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May Day Reflections

01 May 2003

By Yisrael Ne’eman

Today is May 1st, or May Day, the workers’ holiday and from an ideological standpoint the most important day on the Labor Zionist calendar.  Before the establishment of the state of Israel and until 1967 it was the proletariat who built the Jewish State-to-be and then the state itself, collecting scattered and battered Jewish communities across the Diaspora and turning them into farmers and industrial workers where they had once been shopkeepers, clerks and members of the free professions.  The youthful communist ideologues wanted to build a “New Jew” and the institutions of kibbutz (commune), moshav (semi-collective) and the Histadrut Labor Union were born.

May Day was a terribly threatening day for the Arab effendi (upper classes) as many flew red flags and spoke of workers’ equality.  The last thing the effendi needed was for the Arab lower classes to start absorbing such ideas and they would face a social revolution.  One could deal with Jewish nationalism but international worker solidarity would bring internal upheaval.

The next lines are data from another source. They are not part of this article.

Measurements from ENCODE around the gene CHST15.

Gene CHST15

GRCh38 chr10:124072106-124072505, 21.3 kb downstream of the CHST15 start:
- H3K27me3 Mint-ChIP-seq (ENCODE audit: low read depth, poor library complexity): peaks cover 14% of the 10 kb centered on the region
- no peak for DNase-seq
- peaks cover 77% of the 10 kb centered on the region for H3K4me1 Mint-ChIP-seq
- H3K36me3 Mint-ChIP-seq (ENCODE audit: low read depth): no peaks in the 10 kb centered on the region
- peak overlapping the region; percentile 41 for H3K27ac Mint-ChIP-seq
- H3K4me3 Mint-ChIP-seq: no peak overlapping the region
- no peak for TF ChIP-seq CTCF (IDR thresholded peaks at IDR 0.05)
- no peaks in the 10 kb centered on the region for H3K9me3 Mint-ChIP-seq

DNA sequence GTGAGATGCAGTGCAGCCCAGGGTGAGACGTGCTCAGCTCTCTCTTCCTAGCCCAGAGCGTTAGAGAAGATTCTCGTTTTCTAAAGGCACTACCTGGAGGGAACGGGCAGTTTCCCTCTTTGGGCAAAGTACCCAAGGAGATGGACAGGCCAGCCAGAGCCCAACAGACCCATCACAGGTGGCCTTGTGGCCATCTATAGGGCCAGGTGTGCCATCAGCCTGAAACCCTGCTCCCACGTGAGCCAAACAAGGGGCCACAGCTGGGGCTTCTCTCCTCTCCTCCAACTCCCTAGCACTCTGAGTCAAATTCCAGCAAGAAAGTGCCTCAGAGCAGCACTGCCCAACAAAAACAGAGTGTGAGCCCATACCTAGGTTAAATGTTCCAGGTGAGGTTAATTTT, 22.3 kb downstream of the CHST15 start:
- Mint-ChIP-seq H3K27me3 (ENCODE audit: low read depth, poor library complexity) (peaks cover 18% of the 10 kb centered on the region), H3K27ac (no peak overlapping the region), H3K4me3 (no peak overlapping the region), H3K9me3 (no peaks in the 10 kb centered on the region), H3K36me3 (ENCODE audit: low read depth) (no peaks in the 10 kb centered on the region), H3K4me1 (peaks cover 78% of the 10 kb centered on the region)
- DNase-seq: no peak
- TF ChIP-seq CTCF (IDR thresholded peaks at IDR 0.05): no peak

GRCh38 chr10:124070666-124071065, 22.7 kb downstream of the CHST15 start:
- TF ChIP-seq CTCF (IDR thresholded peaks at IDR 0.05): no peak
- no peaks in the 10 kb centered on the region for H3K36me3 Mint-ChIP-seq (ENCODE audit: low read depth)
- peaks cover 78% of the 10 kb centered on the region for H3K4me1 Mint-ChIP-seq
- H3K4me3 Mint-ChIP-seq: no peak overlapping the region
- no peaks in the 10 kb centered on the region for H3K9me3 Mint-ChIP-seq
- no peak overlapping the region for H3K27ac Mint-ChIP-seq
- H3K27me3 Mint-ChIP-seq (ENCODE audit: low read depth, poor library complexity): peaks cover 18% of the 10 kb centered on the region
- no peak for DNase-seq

After 1948 the red flags stood not only for the workers, but for equality of non-Jewish citizens in Israel (especially in the Communist Party), who were often suspect (not unrealistically) of pro-Arab sympathies.  Massive demonstrations were held, especially in ‘Red Haifa’.  In the 1950’s Lenin and Stalin were still revered as great heroes until Khrushchev disclosed the horror of the Stalin period.

The May Day holiday continued into the 1980’s more out of inertia than anything else but the workers did not have it in their hearts anymore since the moshav movement went bankrupt  (1986), the union lost its holdings and companies through mismanagement (1980’s) and the kibbutz movement began to unravel (1990’s).  All that remained were the Histadrut functionaries (see – The Labor Aristocracy) who made fat salaries at the expense of the average worker or entrepreneur.

I remember my first May Day on kibbutz 25 years ago, a college student had learned to be an iron worker.  We volunteered a half day’s work to present the kibbutz with a new front gate.  Then proudly I took two flags, one red and the other the national banner and placed them at the entrance to the kibbutz.

One day late in 1983 with great disappointment and regret I parted with my socialism, sensing something was wrong.  The Histadrut was not particularly defending its workers but was becoming the special interest of a chosen few.  It is said that ‘until the age of forty should a person not be a socialist, he has no heart.  If after the age of forty he continues to be a socialist he has no brains.’

Looking back on this May Day with the all encompassing national strike, certainly not done in the interest of the workers, one can only conclude the Histadrut has neither.